The California dairy sector is on a mission to innovate how manure is recycled—boosting water quality outcomes and soil health. An initial roadmap has been drawn. Several projects are already under way. Millions of additional public and private investments will soon support the adoption of more advanced manure management practices on California dairy farms.
(Photo — worms in use to filter liquid effluent)
Dairy manure is a valuable resource. However, many dairies have more manure than they can use to grow their crops. This surplus creates both a challenge and an opportunity that the dairy sector is working to address. The California Department of Food and Agriculture (CDFA) convened a Manure Recycling and Innovative Products (MRIP) Task Force—a collaboration of farmers, academia, and public partners. The task force’s report suggests concrete steps to guide innovation and advancement.
“The [MRIP] Task Force has succeeded in developing recommendations for strategies to capture and enhance the value of dairy manure,” wrote Secretary Karen Ross in the forward of the report. “The value highlighted by these strategies includes building healthy soils and sequestering carbon, offsetting industrial fertilizer use, protecting water and air quality, and reducing agriculture’s carbon footprint in California. These benefits impact not just farmers, but the state, our consumers, and our environment.”
The report outlines a comprehensive game plan—to explore how conventional strategies and cutting-edge or emerging technologies can all be tapped into as solutions. MRIP will continue to meet this year and into the future to discuss progress and identify more ways to innovate. Today, California dairy farms apply liquid or solid manure nutrients to forage fields. One goal is to develop pathways for these nutrients to be transformed into valuable products, such as soil amendments that can be used to nourish other crops across California’s rich agricultural landscape.
As Forbes recently described it, one strategy that’s in motion is to “send in the worms.” Vermifiltration was first demonstrated on a dairy in Hilmar in 2014 and has since been demonstrated on another dairy in Washington state. Essentially, these farms use worm beds to filter liquid manure effluent. The worms absorb the water, and the bacteria in their guts convert the nitrogen into nitrogen gas (N2) which is a harmless gas that makes up about 78 percent of our atmosphere. Worm castings and decomposed wood chips from the beds offer potential value as fertilizer and soil amendments. CDFA’s Alternative Manure Management Program (AMMP) has provided funding support for another dairy vermifiltration project that’s under way, aiming to further demonstrate the potential of worms.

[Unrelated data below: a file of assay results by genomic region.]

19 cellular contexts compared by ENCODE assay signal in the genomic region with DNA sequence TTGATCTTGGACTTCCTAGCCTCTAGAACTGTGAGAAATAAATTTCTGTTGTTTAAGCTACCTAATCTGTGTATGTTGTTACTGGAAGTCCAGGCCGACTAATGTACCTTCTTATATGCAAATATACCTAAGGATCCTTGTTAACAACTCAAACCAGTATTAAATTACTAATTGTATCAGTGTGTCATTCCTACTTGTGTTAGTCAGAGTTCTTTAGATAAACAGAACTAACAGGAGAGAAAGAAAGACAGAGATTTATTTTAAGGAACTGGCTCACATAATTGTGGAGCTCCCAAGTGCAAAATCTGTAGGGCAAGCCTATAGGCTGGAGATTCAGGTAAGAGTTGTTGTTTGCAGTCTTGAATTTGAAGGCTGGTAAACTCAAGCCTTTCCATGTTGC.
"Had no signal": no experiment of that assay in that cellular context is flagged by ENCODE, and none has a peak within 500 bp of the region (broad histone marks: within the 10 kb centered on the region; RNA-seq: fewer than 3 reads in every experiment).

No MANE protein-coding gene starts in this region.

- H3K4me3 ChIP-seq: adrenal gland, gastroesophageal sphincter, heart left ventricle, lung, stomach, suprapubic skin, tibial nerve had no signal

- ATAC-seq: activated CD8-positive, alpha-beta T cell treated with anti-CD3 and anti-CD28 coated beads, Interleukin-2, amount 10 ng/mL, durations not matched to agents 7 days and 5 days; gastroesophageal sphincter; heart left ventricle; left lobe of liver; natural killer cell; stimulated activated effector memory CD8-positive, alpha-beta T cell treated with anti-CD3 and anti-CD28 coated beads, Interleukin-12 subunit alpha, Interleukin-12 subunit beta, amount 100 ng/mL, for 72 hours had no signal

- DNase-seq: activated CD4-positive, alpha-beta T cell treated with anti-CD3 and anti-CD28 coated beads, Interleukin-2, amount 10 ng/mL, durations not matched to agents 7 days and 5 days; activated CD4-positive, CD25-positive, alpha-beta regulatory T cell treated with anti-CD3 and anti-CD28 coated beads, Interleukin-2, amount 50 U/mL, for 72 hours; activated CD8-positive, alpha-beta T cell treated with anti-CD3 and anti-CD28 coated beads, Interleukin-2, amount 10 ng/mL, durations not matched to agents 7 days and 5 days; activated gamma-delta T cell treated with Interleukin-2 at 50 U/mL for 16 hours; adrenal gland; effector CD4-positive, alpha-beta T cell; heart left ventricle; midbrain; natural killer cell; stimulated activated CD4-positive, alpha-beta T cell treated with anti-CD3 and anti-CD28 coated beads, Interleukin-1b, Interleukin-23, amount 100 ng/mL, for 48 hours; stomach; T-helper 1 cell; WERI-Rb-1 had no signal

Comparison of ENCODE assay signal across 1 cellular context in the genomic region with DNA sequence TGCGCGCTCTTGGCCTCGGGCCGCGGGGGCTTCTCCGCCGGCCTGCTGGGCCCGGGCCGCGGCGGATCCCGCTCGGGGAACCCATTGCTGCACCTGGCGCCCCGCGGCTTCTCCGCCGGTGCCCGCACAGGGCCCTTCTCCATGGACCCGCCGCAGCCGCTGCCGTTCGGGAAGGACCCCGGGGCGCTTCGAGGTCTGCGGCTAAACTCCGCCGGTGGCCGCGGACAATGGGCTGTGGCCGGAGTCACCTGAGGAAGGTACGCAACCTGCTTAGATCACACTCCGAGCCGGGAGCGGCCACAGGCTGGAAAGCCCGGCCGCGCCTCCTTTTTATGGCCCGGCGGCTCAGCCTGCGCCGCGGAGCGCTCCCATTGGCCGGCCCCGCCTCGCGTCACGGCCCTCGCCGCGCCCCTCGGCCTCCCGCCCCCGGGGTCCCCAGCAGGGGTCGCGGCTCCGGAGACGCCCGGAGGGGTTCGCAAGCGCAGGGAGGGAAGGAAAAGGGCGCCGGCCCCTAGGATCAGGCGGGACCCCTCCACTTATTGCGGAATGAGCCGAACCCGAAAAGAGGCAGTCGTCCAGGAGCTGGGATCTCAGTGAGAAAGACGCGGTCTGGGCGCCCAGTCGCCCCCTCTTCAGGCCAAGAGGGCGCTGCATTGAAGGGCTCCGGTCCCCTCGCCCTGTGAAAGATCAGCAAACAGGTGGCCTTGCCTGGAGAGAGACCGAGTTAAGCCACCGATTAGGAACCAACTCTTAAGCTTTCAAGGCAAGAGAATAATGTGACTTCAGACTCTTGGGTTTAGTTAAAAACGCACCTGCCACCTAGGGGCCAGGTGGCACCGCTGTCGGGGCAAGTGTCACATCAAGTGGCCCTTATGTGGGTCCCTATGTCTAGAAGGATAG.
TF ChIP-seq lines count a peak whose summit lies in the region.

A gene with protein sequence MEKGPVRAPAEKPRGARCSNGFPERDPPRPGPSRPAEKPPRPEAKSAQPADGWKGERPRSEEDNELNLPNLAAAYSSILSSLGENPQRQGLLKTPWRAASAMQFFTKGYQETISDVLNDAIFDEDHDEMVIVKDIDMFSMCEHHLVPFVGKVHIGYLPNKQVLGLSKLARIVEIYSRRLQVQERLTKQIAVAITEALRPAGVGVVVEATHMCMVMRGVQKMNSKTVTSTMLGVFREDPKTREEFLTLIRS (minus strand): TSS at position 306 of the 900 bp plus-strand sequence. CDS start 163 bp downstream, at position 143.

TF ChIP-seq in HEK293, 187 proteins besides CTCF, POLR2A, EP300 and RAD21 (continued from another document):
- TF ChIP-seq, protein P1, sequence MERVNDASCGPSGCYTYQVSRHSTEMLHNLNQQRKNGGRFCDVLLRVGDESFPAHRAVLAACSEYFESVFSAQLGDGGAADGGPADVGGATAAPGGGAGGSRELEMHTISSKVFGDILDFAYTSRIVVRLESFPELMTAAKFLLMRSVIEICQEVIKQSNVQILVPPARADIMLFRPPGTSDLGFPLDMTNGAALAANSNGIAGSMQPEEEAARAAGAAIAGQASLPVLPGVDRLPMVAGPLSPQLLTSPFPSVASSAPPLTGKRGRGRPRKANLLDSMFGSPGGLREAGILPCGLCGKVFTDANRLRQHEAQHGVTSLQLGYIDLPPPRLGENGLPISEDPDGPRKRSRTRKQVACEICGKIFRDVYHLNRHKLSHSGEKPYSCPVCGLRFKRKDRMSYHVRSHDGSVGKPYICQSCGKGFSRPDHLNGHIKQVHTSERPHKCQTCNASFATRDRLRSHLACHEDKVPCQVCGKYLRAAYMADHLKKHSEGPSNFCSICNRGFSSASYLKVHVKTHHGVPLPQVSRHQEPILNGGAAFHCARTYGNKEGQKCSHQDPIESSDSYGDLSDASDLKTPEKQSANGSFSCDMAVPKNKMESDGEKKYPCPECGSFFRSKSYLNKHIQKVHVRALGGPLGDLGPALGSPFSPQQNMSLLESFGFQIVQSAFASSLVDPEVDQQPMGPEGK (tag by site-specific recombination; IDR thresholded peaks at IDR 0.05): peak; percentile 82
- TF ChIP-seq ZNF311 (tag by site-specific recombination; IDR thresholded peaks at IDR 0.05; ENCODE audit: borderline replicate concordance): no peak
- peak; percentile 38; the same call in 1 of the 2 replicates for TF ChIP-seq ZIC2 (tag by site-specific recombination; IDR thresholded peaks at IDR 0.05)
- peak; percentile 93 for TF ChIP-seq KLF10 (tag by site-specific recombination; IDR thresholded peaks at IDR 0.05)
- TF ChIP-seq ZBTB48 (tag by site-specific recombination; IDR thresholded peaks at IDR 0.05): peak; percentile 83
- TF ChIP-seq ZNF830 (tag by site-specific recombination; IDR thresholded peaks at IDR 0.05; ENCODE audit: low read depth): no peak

Another method being explored is the use of an algae raceway system. The system has been piloted on a California dairy, where it works in conjunction with a digester to both reduce methane, remove nitrogen, and purify remaining water. Like with vermifiltration, algae raceways show great promise for improving water quality outcomes.
Nitrogen capture systems represent a particularly innovative type of dairy manure management. Evaporative systems can provide environmental benefits and create pathogen-free solid and liquid fractions, which can be marketed as fertilizers. The system has been implemented on a few dairies in other states. An evaporative liquid manure processing project is in the works, coming to a California dairy soon.
With all of these new technologies, research is needed to ensure economic viability. This includes the cost to implement and maintain projects, and the marketing of post-treatment products, such as carbon credits, vermiculture compost, or raw materials for products, such as bioplastics. Through additional studies, the environmental outcomes can be independently confirmed, and economic models can be validated, allowing for widespread adoption on California dairies.
These efforts to advance manure management are about to get a big boost. The California Dairy Research Foundation (CDRF), and the CDFA, along with Dairy Cares and other industry partners, have been awarded up to $85 million by the U.S. Department of Agriculture (USDA) under the Partnerships for Climate-Smart Commodities program. The funding will leverage additional matching state funds and private capital investments, for a total of more than $300 million in new investments. Incentive funds provided through the “Dairy PLUS+ Program,” to be administered by CDFA, will help bring more full-scale projects to California dairies, reducing methane and improving groundwater protection. The practices will be measured and monitored by university researchers to quantify emission reductions and improved water quality outcomes. NOTE — The first solicitation for project applications is expected to be released soon.
“The Dairy Plus+ Program brings together organizations throughout the value chain to the benefit of our hard-working dairy farmers and the environment,” said Denise Mullinax, Executive Director of the California Dairy Research Foundation. “We look forward to working with the California Department of Food and Agriculture, the California Milk Advisory Board, Dairy Cares, the universities and others to implement this advanced climate-smart ag project in California’s dairy sector.”
Worms, algae, and evaporative technologies are just a few of the technologies and strategies being explored. The California dairy sector and its public and private partners will continue their important work to identify and verify ways to best serve the manure management needs of individual family dairy farms and bring environmental benefits to communities. Researchers and entrepreneurs are on board in this mission to discover dairy manure’s full potential as part of a more circular and sustainable California agriculture industry.